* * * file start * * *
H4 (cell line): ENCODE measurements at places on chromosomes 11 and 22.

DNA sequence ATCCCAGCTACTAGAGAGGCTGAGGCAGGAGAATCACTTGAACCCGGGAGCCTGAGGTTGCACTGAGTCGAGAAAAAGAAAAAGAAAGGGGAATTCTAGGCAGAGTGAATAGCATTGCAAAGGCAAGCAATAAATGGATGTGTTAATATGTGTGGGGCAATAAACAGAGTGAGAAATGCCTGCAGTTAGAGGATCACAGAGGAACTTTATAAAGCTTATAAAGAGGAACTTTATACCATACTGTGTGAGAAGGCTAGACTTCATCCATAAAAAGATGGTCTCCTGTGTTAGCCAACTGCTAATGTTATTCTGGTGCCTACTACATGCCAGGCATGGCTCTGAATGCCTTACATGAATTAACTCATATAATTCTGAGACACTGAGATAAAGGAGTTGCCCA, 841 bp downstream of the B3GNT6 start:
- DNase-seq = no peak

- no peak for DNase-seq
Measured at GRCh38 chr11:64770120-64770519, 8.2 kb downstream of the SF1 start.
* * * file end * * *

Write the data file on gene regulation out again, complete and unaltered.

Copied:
H4 (cell line): ENCODE measurements at places on chromosomes 11 and 22.

DNA sequence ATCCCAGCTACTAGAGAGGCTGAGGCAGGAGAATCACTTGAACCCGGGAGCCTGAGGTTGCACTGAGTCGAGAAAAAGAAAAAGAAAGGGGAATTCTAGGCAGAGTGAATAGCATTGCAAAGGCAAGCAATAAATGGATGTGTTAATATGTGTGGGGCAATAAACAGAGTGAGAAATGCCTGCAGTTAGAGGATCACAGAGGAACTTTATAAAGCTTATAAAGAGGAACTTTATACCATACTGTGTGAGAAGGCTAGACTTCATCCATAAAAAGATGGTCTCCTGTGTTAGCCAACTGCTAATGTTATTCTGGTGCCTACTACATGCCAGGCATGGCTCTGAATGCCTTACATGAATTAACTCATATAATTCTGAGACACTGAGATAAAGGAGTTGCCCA, 841 bp downstream of the B3GNT6 start:
- DNase-seq = no peak

- no peak for DNase-seq
Measured at GRCh38 chr11:64770120-64770519, 8.2 kb downstream of the SF1 start.